However, site-heavy advertising can cause a poor user experience with crowded pages, distracting the user experience and resulting in slower load times. Reducing advertising loads and balancing the user experience for subscribers and those who have at least some propensity to subscribe can help both conversion and retention.
Is the process to subscribe and check out on-site seamless?
One important metric for publishers to track is a key performance indicator called payflow efficiency. Payflow efficiency measures what percentage of visits to the checkout flow ultimately result in a conversion to subscribe. Most publishers fall in the range of 1%-20% on payflow efficiency. This is a wide range that results in a meaningful difference in conversion rates across publishers.
To improve payflow efficiency, publishers should focus on reducing required information needed to subscribe, minimising the number of steps for product selection, increasing the number of payment options, and improving the mobile checkout experience, particularly since most publishers have a mobile traffic share of 60% or more.
What is the product and offer bundle matrix? What kind of behaviour does it encourage or nudge?
The product and offer bundle matrix can be as straightforward as a single product or offer, or it can represent multiple options. Many publishers offer print options on their checkout flows. Some publishers offer specific verticals outside of the core news subscriptions. Others offer premium versions, which have incremental features like e-edition access, ad-free browsing, or other value-enhancing benefits.
The product matrix will differ by customer. For most publishers, offering an array of products that fit different audience needs and wants will be the revenue-maximising decision. The key is to promote the features and price the various products accordingly to driver users toward desired selections, whether those are the core product, an annual subscription, or a special offer for those who may be most price-sensitive.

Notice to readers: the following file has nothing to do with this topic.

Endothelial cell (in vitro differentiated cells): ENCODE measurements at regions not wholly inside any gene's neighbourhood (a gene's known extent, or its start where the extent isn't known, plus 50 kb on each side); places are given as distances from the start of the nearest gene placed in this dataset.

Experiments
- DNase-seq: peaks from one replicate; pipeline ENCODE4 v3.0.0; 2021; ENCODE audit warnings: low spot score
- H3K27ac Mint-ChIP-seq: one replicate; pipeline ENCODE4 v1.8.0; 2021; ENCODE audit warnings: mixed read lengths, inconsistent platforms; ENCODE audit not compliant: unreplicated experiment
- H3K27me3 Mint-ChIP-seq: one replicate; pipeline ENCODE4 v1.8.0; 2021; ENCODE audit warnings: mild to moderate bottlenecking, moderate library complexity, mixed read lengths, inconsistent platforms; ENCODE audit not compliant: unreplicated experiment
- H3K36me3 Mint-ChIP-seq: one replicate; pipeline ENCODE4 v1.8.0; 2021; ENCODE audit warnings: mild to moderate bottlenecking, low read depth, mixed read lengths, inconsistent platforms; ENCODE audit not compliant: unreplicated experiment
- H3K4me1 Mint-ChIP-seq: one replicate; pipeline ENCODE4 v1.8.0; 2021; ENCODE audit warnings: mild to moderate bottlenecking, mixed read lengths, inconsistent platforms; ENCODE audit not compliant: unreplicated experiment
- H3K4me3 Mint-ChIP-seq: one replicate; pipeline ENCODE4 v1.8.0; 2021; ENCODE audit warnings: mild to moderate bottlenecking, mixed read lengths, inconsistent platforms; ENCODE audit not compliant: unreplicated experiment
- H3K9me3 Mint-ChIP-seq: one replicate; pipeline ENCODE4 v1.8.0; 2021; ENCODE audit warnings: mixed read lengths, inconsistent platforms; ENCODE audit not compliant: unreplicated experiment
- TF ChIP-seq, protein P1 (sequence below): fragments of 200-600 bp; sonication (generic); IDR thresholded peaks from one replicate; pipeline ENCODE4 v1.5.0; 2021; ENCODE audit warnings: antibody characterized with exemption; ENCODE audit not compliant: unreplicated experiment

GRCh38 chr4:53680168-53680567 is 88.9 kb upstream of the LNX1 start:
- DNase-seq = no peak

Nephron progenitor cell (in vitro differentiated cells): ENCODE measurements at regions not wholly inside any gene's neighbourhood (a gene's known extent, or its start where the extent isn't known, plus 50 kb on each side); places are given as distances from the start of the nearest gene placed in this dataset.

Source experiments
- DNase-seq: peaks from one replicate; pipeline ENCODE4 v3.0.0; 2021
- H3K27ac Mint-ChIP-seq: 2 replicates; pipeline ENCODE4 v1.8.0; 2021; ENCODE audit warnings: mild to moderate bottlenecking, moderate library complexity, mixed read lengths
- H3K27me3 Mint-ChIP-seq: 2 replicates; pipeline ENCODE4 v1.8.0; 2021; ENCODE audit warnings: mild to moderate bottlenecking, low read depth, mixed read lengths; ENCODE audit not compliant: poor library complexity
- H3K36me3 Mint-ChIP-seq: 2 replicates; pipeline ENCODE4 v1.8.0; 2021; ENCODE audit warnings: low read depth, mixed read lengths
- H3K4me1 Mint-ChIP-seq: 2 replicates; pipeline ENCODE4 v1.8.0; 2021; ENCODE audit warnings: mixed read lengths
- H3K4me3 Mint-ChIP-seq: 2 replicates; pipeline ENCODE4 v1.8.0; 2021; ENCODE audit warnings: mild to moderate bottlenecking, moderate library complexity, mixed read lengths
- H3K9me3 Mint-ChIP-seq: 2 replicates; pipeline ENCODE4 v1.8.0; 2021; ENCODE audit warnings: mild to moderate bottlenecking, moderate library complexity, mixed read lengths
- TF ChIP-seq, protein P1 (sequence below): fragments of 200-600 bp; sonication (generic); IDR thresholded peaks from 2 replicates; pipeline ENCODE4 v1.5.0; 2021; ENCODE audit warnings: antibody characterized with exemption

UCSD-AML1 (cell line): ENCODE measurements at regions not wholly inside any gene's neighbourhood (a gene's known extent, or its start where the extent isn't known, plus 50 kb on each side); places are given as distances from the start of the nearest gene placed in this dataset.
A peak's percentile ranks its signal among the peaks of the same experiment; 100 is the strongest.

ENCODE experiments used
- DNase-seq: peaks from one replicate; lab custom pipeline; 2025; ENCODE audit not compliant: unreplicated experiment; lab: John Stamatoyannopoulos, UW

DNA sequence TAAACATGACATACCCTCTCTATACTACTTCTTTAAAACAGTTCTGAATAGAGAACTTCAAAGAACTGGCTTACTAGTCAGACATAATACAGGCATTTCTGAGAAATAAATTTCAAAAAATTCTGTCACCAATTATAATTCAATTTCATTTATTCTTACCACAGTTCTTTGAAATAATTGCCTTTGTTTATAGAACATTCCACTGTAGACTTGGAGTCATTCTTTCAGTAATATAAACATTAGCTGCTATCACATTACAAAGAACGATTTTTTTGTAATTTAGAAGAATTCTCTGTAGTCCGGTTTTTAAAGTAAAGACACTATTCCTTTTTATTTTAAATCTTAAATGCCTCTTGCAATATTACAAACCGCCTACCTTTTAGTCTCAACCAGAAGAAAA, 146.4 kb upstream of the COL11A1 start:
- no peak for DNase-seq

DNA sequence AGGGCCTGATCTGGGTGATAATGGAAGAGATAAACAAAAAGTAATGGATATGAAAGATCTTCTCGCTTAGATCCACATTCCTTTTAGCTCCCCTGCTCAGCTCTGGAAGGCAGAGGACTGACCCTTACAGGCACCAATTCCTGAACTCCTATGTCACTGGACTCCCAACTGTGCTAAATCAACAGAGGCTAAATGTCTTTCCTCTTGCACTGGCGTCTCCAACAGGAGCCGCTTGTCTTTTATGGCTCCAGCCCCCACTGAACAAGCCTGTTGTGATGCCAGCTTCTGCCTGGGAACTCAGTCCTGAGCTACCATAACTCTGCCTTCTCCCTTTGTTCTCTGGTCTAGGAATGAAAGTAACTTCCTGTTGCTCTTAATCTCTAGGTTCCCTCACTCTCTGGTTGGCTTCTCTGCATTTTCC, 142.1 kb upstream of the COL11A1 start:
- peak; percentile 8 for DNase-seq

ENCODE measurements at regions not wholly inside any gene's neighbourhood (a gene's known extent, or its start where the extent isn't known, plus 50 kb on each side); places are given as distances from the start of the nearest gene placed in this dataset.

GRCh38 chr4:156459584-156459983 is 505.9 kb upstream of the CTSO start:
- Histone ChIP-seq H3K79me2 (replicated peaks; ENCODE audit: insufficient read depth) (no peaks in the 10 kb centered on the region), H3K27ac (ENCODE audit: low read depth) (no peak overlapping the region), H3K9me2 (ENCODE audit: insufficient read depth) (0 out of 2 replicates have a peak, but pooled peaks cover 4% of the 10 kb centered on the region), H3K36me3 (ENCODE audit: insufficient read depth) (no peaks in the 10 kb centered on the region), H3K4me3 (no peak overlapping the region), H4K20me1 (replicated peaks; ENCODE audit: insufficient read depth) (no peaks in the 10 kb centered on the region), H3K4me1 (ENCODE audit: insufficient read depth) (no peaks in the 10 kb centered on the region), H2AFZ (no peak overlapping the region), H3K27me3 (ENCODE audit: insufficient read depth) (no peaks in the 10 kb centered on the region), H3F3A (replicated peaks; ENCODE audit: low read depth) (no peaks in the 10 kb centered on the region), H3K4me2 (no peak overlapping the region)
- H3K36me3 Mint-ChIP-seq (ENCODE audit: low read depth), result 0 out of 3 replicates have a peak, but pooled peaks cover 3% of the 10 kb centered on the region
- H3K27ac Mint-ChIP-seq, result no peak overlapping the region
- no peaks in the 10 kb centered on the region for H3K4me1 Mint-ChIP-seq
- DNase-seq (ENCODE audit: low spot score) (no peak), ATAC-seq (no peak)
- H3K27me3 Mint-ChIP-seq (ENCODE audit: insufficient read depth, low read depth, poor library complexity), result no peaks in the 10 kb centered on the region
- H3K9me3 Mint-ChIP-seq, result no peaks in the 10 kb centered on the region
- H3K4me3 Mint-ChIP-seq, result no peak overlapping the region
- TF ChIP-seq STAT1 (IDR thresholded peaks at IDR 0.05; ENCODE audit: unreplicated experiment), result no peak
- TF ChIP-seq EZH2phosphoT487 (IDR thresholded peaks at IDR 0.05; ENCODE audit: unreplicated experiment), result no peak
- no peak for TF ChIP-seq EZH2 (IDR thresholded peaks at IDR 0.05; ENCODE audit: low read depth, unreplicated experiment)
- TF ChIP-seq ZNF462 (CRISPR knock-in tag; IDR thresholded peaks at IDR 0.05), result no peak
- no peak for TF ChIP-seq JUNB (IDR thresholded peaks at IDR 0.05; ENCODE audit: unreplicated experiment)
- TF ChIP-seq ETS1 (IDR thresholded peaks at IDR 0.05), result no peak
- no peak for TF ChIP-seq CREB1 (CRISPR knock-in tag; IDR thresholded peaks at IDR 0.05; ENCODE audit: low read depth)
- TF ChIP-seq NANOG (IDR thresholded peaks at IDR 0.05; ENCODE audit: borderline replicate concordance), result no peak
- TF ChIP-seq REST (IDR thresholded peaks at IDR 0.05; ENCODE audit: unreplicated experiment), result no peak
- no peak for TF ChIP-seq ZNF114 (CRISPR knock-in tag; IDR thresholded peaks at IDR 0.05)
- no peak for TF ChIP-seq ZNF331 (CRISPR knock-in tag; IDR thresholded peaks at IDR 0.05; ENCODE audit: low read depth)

Does the subscriber onboarding process successfully manage subscribers and encourage them toward a strong and habitual user experience?
Once the hard work of conversion is done, the customer experience isn’t over. In fact, publishers are often so focused on conversion, the onboarding experience is one that gets less attention than it should.
All publishers should focus on onboarding — whether for newsletter sign-up, registration, or paid subscriptions. An onboarding journey should focus on the first 30 days or longer and encourage engagement at each step. Whether this is a transaction confirmation, e-mails from the editor, nurture campaigns, or upsell opportunities, publishers should define the post-subscription sign-up journey that maximises retention and keeps new users engaged.
The CX and value proposition for publishers is a multi-faceted area requiring attention not just from the product team, but editorial, marketing, and even advertising. This ensures publishers are in lock step and nudging audiences toward the decisions that will drive the highest monetisation at each stage of the customer journey.